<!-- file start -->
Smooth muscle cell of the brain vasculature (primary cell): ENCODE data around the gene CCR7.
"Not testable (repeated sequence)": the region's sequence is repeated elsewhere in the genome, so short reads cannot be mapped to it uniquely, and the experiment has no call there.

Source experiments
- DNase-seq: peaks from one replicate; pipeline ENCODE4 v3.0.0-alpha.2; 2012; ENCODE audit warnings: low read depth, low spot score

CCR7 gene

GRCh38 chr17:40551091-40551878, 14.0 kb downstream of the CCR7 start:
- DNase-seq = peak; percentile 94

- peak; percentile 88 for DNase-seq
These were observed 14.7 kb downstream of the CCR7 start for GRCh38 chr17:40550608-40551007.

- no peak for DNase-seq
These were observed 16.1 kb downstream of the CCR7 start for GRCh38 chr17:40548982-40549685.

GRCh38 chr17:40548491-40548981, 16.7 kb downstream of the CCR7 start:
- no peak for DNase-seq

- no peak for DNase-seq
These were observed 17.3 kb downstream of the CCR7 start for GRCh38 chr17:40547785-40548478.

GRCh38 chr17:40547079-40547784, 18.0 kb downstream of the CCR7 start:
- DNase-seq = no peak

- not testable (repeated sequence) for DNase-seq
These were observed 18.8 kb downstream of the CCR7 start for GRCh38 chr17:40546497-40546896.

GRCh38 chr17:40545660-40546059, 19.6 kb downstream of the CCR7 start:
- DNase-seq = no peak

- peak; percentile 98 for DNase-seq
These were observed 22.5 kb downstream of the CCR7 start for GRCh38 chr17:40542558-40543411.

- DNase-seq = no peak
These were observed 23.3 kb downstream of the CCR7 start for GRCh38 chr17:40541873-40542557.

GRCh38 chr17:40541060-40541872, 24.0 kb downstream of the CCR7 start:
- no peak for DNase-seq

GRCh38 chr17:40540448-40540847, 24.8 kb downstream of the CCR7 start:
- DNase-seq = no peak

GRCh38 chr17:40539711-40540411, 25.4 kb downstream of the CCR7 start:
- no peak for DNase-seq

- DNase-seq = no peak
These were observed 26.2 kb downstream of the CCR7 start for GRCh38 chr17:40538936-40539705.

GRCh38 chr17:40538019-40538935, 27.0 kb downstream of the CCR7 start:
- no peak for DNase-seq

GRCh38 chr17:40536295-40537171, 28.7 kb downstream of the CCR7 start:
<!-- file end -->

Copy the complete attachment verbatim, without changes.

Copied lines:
Smooth muscle cell of the brain vasculature (primary cell): ENCODE data around the gene CCR7.
"Not testable (repeated sequence)": the region's sequence is repeated elsewhere in the genome, so short reads cannot be mapped to it uniquely, and the experiment has no call there.

Source experiments
- DNase-seq: peaks from one replicate; pipeline ENCODE4 v3.0.0-alpha.2; 2012; ENCODE audit warnings: low read depth, low spot score

CCR7 gene

GRCh38 chr17:40551091-40551878, 14.0 kb downstream of the CCR7 start:
- DNase-seq = peak; percentile 94

- peak; percentile 88 for DNase-seq
These were observed 14.7 kb downstream of the CCR7 start for GRCh38 chr17:40550608-40551007.

- no peak for DNase-seq
These were observed 16.1 kb downstream of the CCR7 start for GRCh38 chr17:40548982-40549685.

GRCh38 chr17:40548491-40548981, 16.7 kb downstream of the CCR7 start:
- no peak for DNase-seq

- no peak for DNase-seq
These were observed 17.3 kb downstream of the CCR7 start for GRCh38 chr17:40547785-40548478.

GRCh38 chr17:40547079-40547784, 18.0 kb downstream of the CCR7 start:
- DNase-seq = no peak

- not testable (repeated sequence) for DNase-seq
These were observed 18.8 kb downstream of the CCR7 start for GRCh38 chr17:40546497-40546896.

GRCh38 chr17:40545660-40546059, 19.6 kb downstream of the CCR7 start:
- DNase-seq = no peak

- peak; percentile 98 for DNase-seq
These were observed 22.5 kb downstream of the CCR7 start for GRCh38 chr17:40542558-40543411.

- DNase-seq = no peak
These were observed 23.3 kb downstream of the CCR7 start for GRCh38 chr17:40541873-40542557.

GRCh38 chr17:40541060-40541872, 24.0 kb downstream of the CCR7 start:
- no peak for DNase-seq

GRCh38 chr17:40540448-40540847, 24.8 kb downstream of the CCR7 start:
- DNase-seq = no peak

GRCh38 chr17:40539711-40540411, 25.4 kb downstream of the CCR7 start:
- no peak for DNase-seq

- DNase-seq = no peak
These were observed 26.2 kb downstream of the CCR7 start for GRCh38 chr17:40538936-40539705.

GRCh38 chr17:40538019-40538935, 27.0 kb downstream of the CCR7 start:
- no peak for DNase-seq

GRCh38 chr17:40536295-40537171, 28.7 kb downstream of the CCR7 start: